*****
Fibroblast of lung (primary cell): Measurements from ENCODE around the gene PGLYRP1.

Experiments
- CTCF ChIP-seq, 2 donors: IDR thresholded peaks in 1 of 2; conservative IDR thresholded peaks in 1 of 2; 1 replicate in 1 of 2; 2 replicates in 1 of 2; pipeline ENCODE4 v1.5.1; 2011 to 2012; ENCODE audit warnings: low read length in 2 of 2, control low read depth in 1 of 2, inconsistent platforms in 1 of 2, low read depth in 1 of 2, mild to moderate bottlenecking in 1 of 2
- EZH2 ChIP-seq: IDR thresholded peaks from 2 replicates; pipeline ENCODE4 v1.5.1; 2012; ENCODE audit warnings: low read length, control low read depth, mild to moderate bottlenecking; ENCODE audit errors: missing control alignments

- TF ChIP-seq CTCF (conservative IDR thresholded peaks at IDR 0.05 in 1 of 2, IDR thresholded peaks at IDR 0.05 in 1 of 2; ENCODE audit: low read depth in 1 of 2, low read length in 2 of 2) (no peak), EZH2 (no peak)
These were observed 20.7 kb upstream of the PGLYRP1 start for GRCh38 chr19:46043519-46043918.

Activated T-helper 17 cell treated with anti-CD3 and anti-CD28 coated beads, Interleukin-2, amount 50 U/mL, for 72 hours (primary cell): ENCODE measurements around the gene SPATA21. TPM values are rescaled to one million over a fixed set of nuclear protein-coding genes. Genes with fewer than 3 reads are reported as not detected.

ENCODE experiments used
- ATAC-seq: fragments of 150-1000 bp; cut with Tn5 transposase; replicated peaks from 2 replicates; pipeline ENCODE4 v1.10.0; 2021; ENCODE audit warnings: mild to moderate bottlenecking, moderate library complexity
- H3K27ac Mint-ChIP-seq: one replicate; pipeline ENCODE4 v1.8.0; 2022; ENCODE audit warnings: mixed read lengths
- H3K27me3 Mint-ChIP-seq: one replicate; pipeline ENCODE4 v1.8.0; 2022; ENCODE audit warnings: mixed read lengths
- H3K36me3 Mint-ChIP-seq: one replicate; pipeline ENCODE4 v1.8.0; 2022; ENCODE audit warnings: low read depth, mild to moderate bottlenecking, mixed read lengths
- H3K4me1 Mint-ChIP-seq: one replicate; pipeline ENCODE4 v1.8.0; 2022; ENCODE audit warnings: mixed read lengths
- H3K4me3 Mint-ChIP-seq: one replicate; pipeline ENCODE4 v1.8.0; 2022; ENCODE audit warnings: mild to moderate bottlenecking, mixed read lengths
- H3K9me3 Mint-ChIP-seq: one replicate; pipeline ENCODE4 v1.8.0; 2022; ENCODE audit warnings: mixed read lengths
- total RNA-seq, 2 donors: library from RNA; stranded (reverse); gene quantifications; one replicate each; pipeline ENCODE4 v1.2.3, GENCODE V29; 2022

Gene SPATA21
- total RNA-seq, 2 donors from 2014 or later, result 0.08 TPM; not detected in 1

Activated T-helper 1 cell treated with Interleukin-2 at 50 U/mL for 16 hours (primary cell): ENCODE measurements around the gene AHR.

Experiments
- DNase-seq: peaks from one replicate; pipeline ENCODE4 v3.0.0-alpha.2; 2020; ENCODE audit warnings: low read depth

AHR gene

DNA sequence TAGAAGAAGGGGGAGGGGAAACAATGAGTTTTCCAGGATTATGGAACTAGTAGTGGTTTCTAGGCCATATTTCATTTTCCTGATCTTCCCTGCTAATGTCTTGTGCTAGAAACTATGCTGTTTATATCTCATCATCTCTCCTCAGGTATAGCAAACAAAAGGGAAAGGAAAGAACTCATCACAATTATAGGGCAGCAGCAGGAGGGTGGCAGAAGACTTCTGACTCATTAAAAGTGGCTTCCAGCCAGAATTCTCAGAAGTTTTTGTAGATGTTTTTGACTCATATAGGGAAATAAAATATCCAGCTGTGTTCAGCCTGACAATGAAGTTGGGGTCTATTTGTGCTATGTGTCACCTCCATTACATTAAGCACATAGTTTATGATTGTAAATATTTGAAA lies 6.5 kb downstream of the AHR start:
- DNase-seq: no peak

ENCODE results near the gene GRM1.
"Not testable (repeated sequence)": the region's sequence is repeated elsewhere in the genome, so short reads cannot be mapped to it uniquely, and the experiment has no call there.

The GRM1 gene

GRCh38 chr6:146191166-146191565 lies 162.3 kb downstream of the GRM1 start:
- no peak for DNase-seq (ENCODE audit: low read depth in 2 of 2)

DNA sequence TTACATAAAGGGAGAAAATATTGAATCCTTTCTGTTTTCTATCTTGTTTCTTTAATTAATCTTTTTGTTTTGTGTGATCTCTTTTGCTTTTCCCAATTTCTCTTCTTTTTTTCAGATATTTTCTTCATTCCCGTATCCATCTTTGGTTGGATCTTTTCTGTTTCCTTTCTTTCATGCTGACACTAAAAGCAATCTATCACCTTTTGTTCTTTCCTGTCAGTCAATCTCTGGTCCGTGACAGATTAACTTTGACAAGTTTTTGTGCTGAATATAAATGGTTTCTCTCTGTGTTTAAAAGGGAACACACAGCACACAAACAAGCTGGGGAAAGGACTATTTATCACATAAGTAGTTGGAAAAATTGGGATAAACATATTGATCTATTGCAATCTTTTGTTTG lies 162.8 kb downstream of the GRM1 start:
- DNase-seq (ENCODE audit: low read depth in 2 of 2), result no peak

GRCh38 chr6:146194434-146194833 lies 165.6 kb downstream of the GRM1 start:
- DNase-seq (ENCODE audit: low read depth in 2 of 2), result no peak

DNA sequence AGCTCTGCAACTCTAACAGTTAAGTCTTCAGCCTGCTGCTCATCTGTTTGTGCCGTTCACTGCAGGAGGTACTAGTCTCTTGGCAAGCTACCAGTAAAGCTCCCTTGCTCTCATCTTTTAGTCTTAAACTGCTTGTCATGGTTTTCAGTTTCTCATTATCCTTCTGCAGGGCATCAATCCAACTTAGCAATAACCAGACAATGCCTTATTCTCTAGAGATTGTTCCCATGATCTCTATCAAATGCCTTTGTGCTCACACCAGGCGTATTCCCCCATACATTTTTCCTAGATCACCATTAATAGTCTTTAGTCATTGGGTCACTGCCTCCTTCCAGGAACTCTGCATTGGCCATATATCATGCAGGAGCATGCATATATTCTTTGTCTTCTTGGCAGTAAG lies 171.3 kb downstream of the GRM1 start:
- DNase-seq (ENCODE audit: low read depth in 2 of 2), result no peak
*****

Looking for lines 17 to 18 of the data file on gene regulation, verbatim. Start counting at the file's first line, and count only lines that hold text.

Gene SPATA21
- total RNA-seq, 2 donors from 2014 or later, result 0.08 TPM; not detected in 1